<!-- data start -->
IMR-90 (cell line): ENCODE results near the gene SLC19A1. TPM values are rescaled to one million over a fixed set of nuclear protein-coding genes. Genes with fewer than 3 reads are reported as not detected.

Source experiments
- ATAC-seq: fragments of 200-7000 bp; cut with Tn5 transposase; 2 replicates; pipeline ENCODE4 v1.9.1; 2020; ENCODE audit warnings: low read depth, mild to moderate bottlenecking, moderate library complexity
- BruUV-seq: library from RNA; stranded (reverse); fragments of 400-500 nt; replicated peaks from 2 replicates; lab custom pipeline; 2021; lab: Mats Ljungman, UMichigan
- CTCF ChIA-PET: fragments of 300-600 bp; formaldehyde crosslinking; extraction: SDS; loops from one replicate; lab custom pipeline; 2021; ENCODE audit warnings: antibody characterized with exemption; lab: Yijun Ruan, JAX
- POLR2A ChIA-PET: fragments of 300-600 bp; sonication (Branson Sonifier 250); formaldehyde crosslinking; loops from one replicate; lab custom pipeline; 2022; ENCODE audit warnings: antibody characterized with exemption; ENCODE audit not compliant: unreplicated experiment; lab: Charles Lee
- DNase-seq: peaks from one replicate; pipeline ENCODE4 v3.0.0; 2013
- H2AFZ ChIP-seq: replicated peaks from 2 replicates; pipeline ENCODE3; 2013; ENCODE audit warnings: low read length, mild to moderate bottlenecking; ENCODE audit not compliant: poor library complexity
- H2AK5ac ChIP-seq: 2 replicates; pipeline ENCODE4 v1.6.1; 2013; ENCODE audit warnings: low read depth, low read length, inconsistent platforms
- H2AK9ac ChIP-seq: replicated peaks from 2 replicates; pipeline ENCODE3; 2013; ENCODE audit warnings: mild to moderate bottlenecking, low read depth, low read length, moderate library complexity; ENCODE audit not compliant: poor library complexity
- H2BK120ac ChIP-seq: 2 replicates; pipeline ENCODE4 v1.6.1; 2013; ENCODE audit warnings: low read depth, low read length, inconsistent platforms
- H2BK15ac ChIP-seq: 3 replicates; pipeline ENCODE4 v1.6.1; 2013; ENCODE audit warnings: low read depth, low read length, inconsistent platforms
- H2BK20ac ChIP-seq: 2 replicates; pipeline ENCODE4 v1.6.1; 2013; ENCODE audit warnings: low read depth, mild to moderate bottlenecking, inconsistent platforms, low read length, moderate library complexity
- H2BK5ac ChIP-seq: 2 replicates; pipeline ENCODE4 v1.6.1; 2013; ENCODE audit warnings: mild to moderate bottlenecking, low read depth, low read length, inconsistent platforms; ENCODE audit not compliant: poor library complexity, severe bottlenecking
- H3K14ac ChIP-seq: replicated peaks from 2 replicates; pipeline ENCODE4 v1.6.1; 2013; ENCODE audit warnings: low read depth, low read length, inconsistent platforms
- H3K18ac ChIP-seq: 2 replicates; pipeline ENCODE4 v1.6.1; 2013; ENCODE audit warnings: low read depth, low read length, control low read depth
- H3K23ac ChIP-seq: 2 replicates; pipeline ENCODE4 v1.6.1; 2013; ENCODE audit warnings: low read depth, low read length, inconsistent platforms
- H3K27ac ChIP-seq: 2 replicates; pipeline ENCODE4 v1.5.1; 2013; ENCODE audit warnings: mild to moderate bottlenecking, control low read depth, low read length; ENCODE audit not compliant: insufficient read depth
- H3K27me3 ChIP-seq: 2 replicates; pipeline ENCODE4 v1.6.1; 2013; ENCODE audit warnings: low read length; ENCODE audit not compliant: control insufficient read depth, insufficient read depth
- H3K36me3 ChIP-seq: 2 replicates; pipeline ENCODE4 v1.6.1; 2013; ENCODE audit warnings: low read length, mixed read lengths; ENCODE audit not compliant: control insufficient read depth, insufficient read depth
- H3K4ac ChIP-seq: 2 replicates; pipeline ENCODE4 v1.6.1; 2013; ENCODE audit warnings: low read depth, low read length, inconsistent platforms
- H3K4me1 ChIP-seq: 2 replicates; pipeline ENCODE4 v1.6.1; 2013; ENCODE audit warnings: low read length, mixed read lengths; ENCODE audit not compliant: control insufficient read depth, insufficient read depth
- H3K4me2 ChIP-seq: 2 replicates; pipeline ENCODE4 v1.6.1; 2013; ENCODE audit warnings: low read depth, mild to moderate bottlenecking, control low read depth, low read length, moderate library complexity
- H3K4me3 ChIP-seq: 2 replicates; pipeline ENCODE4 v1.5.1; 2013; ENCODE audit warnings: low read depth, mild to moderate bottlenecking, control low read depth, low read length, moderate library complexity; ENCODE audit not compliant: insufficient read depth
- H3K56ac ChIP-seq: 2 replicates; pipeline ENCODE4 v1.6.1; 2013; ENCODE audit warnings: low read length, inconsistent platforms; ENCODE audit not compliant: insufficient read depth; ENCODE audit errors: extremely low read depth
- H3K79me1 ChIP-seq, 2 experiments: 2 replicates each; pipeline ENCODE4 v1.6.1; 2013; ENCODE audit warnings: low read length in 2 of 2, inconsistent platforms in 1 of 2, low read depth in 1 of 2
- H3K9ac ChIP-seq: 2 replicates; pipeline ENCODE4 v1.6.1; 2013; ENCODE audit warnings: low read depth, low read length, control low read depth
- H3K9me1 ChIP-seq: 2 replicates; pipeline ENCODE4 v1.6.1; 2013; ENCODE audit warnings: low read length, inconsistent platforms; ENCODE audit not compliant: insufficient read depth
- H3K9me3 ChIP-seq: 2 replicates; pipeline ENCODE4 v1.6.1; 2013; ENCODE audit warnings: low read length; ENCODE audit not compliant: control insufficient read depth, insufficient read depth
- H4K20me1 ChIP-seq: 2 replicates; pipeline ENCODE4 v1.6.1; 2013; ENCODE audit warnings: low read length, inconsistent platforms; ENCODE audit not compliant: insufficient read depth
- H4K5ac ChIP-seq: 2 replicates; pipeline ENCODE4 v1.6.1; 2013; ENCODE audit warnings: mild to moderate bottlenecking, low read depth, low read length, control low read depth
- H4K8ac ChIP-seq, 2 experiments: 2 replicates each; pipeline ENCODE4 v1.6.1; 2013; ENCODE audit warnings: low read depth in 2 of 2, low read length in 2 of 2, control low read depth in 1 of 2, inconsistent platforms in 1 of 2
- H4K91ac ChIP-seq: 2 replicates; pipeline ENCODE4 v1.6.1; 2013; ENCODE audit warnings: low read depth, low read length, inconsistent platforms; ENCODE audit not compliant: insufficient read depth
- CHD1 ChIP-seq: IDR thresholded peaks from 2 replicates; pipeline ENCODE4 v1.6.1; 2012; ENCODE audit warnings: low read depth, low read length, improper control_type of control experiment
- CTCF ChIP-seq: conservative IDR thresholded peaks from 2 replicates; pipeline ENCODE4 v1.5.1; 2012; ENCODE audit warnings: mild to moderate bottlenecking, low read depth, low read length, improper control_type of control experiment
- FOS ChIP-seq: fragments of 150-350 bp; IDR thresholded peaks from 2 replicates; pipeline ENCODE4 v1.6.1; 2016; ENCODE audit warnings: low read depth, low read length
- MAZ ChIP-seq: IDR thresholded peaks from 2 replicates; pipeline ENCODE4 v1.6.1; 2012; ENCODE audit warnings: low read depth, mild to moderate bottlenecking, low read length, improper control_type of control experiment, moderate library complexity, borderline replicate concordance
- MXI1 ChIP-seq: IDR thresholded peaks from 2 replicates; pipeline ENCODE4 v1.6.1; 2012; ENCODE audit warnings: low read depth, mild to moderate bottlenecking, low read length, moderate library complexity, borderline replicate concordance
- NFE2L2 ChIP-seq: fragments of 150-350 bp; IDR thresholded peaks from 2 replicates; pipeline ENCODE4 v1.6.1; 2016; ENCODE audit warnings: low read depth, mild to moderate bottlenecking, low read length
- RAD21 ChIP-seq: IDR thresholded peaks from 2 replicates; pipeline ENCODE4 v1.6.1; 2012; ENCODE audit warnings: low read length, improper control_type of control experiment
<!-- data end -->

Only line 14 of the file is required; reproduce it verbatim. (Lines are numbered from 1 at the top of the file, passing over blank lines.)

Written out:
- H2BK5ac ChIP-seq: 2 replicates; pipeline ENCODE4 v1.6.1; 2013; ENCODE audit warnings: mild to moderate bottlenecking, low read depth, low read length, inconsistent platforms; ENCODE audit not compliant: poor library complexity, severe bottlenecking